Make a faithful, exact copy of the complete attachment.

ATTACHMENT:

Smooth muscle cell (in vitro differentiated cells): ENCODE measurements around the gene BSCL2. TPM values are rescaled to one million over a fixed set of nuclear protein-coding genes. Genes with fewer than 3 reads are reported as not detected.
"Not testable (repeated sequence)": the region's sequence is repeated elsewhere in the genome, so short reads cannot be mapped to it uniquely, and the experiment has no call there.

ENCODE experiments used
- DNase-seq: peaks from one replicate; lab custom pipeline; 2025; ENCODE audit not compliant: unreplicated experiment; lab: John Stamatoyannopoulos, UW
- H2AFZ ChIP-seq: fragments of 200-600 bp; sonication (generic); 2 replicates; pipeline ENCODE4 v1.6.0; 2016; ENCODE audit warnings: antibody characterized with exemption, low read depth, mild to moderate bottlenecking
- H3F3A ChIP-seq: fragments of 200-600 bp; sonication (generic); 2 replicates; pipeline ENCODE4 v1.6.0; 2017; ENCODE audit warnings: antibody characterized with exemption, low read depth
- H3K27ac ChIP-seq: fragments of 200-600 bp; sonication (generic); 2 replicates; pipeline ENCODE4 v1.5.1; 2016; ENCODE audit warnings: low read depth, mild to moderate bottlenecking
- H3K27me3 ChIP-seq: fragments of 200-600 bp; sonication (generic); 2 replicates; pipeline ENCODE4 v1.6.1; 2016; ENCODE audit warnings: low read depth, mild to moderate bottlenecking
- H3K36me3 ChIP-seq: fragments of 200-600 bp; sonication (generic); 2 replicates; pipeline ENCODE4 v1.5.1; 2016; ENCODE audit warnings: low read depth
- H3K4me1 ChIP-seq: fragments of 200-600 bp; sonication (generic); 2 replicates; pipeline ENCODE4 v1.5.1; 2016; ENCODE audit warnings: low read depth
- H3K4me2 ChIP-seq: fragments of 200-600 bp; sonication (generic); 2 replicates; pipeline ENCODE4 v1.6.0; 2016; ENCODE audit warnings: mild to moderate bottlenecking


Smooth muscle cell (in vitro differentiated cells): ENCODE measurements around the gene BSCL2. TPM values are rescaled to one million over a fixed set of nuclear protein-coding genes. Genes with fewer than 3 reads are reported as not detected.
"Not testable (repeated sequence)": the region's sequence is repeated elsewhere in the genome, so short reads cannot be mapped to it uniquely, and the experiment has no call there.

ENCODE experiments used
- DNase-seq: peaks from one replicate; lab custom pipeline; 2025; ENCODE audit not compliant: unreplicated experiment; lab: John Stamatoyannopoulos, UW
- H2AFZ ChIP-seq: fragments of 200-600 bp; sonication (generic); 2 replicates; pipeline ENCODE4 v1.6.0; 2016; ENCODE audit warnings: antibody characterized with exemption, low read depth, mild to moderate bottlenecking
- H3F3A ChIP-seq: fragments of 200-600 bp; sonication (generic); 2 replicates; pipeline ENCODE4 v1.6.0; 2017; ENCODE audit warnings: antibody characterized with exemption, low read depth
- H3K27ac ChIP-seq: fragments of 200-600 bp; sonication (generic); 2 replicates; pipeline ENCODE4 v1.5.1; 2016; ENCODE audit warnings: low read depth, mild to moderate bottlenecking
- H3K27me3 ChIP-seq: fragments of 200-600 bp; sonication (generic); 2 replicates; pipeline ENCODE4 v1.6.1; 2016; ENCODE audit warnings: low read depth, mild to moderate bottlenecking
- H3K36me3 ChIP-seq: fragments of 200-600 bp; sonication (generic); 2 replicates; pipeline ENCODE4 v1.5.1; 2016; ENCODE audit warnings: low read depth
- H3K4me1 ChIP-seq: fragments of 200-600 bp; sonication (generic); 2 replicates; pipeline ENCODE4 v1.5.1; 2016; ENCODE audit warnings: low read depth
- H3K4me2 ChIP-seq: fragments of 200-600 bp; sonication (generic); 2 replicates; pipeline ENCODE4 v1.6.0; 2016; ENCODE audit warnings: mild to moderate bottlenecking